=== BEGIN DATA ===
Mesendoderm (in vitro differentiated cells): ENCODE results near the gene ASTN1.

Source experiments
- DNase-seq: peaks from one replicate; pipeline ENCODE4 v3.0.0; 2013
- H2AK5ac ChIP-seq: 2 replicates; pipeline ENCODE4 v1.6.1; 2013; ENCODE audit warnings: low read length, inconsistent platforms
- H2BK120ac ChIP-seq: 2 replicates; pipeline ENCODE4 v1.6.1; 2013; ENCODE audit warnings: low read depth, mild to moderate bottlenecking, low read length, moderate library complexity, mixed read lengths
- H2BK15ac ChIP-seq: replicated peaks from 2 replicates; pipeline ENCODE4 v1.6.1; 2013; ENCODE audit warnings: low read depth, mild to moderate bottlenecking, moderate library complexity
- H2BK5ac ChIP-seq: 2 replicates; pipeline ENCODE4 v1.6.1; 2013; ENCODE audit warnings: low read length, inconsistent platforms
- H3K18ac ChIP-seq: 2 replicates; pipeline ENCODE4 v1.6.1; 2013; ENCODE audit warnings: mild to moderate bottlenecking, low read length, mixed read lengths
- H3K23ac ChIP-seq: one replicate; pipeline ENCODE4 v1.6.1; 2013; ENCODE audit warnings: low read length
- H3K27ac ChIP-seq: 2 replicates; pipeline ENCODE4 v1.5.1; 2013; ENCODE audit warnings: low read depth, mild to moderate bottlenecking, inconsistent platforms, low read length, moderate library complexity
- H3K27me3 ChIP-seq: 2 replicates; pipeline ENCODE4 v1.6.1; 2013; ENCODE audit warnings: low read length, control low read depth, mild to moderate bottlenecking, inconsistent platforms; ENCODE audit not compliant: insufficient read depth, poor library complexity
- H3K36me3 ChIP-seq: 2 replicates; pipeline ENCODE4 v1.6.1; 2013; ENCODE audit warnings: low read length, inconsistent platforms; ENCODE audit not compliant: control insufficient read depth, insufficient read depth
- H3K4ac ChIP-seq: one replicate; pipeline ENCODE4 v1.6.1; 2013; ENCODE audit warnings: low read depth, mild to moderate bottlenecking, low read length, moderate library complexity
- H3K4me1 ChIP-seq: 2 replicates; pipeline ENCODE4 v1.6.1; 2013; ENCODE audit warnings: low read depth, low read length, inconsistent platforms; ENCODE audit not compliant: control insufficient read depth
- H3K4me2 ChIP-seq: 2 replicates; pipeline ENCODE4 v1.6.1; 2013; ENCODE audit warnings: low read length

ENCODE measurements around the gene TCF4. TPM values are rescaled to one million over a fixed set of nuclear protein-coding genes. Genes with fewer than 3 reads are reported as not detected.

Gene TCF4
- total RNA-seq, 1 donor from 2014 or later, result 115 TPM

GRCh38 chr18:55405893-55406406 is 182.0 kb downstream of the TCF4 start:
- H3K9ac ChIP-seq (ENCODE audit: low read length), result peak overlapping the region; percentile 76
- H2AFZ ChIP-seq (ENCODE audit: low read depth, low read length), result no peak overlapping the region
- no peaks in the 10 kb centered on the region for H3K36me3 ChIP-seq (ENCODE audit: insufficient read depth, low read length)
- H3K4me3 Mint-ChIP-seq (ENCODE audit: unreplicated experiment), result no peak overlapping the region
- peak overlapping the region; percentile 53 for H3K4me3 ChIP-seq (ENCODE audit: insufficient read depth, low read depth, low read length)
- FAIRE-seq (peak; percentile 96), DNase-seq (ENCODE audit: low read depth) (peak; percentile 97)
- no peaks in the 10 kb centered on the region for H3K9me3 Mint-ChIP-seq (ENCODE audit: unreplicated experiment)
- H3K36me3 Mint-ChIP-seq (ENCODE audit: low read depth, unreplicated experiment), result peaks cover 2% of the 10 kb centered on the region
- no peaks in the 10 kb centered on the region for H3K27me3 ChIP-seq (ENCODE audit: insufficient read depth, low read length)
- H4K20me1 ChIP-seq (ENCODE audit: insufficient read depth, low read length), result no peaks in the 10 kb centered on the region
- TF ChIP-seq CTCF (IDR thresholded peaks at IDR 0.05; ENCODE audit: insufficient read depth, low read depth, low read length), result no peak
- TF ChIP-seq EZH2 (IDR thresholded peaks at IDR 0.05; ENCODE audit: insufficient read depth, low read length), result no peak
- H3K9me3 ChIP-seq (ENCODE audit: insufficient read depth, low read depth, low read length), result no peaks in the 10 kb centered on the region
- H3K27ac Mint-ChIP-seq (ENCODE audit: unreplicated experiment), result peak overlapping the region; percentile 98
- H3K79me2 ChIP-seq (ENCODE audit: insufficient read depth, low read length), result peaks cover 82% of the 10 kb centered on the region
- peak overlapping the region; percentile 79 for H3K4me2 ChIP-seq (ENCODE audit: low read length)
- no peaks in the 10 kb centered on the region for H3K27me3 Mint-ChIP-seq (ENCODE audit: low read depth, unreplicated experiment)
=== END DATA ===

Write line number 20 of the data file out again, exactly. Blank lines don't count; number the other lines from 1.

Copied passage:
- H3K9ac ChIP-seq (ENCODE audit: low read length), result peak overlapping the region; percentile 76